As a counterbalance to our dreaming of hitting the road, and of field testing some of our new life on the road equipment in our own driveway, we’re making a concerted effort to enjoy life in our mountain house. This morning we awakened in Sc@rlett, our T@B 400 which is currently in a dry camping mode (no shore power, no city water hookup, no sewer connection) to a chilly August morning. Our first act was to turn on the inverter and the coffee maker and watch the Victron app so see how much battery power was needed. Then we headed to the house and out onto the deck to savor that coffee, and some Berkey filtered water while sitting next to our propane firepit and doing some planning for the day. After our morning exercise we hit the kitchen to prepare a sumptuous brunch and savored that under a canopy on the deck. Now we’re onto some more testing as well as daily living activities. Now Steve’s setting up a our two Zamp 80W panels as supplement to our Sunflare 192W rooftop solar that’s chilling out in the shade and once our batteries are back up to 100%, we’ll turn on the Norcold 12V fridge in the camper and watch the draw. Then perhaps tomorrow we’ll add the newly acquired Kuppet portable fridge, which we acquired to house all the fresh vegetables that we love to eat, to the mix of appliances that create the biggest drain on our battery bank. Hopefully after Labor Day we’ll head out a nearby national forest to do some real life dry camping and give our boondocking plan a true field test.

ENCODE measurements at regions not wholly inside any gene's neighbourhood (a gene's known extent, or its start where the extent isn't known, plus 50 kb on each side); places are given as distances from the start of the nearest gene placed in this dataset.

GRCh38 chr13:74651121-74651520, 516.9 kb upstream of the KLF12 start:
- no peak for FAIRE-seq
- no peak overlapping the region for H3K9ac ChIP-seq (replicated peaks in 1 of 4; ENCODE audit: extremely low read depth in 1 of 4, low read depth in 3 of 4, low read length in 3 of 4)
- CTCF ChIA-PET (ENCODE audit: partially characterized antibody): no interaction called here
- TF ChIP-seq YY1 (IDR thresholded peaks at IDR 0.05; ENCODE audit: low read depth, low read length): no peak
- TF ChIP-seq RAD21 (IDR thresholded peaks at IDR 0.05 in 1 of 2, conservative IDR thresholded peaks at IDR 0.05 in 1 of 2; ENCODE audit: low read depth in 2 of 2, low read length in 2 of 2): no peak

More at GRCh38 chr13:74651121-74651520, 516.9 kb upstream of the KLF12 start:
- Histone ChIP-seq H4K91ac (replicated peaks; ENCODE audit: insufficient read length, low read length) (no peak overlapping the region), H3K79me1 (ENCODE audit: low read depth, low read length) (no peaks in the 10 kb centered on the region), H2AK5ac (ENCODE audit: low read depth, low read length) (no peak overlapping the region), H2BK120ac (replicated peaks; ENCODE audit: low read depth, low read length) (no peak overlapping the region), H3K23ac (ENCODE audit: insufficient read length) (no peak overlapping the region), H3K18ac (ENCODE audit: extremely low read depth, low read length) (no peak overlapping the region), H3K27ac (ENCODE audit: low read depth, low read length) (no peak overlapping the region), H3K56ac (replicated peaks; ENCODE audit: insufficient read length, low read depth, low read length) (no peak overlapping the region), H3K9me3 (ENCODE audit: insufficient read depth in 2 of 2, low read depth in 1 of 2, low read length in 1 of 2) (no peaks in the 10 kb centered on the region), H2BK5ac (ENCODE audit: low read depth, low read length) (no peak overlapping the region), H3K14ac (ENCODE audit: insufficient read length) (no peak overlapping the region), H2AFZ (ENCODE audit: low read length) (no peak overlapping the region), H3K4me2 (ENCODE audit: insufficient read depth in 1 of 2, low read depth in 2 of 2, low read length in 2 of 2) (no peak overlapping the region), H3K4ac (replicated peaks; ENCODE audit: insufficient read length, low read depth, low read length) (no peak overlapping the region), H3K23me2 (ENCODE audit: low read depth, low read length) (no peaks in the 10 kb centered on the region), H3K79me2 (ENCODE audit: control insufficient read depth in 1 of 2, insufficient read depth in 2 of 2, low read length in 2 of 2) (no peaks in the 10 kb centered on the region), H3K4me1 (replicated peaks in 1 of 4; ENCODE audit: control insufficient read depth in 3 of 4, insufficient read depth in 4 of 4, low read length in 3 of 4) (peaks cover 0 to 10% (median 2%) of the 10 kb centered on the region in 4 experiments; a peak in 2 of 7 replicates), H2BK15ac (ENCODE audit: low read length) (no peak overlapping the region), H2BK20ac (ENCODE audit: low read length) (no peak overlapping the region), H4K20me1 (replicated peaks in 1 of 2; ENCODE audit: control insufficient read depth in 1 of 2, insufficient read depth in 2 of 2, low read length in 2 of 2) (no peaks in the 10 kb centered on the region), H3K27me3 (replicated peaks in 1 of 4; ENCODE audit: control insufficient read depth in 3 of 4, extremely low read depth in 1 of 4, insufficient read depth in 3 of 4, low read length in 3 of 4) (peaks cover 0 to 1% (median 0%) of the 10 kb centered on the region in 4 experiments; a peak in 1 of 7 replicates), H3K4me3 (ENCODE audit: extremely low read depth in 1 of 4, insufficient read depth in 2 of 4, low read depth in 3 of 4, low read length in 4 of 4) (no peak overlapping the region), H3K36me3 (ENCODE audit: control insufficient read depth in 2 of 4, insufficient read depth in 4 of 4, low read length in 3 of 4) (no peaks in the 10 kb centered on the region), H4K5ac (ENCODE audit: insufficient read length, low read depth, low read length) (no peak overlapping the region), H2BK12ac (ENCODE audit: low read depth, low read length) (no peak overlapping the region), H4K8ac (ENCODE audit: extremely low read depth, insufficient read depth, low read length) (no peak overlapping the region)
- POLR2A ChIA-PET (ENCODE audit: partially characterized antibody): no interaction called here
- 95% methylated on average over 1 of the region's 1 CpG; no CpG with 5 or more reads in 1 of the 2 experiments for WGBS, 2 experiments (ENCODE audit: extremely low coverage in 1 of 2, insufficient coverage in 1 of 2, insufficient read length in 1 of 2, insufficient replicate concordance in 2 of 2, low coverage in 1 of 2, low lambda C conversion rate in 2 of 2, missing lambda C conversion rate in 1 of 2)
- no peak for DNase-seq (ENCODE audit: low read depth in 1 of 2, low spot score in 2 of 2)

Back in January we made an appointment with Austin at nüCamp for June 30th, the Tuesday after üCamp20 to have rooftop solar installed on our 2018 T@B 400. Little did we know that Winklepleck would still be closed and üCamp20 would be cancelled. Thus we wouldn’t already be in Sugarcreek. Knowing that the solar additon would enhance our ability for off-grid camping, a helpful thing with the profound explosion in interest in RV travel this summer, we chose to keep the appointment. And then we thought of other mods that Wendell and Mark and the nüCamp repair shop crew could do so much more easily than we. We arrived at the factory Monday evening and settled into one of the courtesy sites. Soon we were joined by Jenn & Rocky, and Allison & Darren for a lovely “bring your own chairs and beverages and sit far apart” style visit. Early Tuesday morning brought the opportunity to totally unmake our bed and transfer the mattresses and all the bedding to the backseat of our truck to allow access to both the underbed area and the dinette before turning the trailer over for mods. Then after a couple of little errands we embarked on a series of mostly outdoor visits with nüCamp friends that we’ve made through the years, Brenda, Ed, Jesse, and Marvin before learning our mods were finished and we could remake the bed and move back to the courtesy site for one more night. Oh, the joy of the lovely Sunflare panel on the roof, the Maxxair Deluxe in the cabin, the Fan-Tastic Fan relocated to the shower, the single handle shower valve, and the lightweight 2021 dinette table! Each little thing makes our T@B life just a little sweeter. Then we enjoyed an opportunity to visit with our son and his fiancée in nearby Canton. This morning we had more great visiting opportunities with Nate, Elsie, and John as we settled our invoice and a chance to meet new team member, Brent. As we returned to our T@B we were delighted to see fellow T@Bbers Larry & Janette and just before departure we had a great conversation with Joe Mullet gave us all to a chance reflect on our first meeting eleven years ago, when the two of us purchased our Silver Shadow, and all the goodness since. As we head home we are ever so grateful to be a part of this amazing organization and community!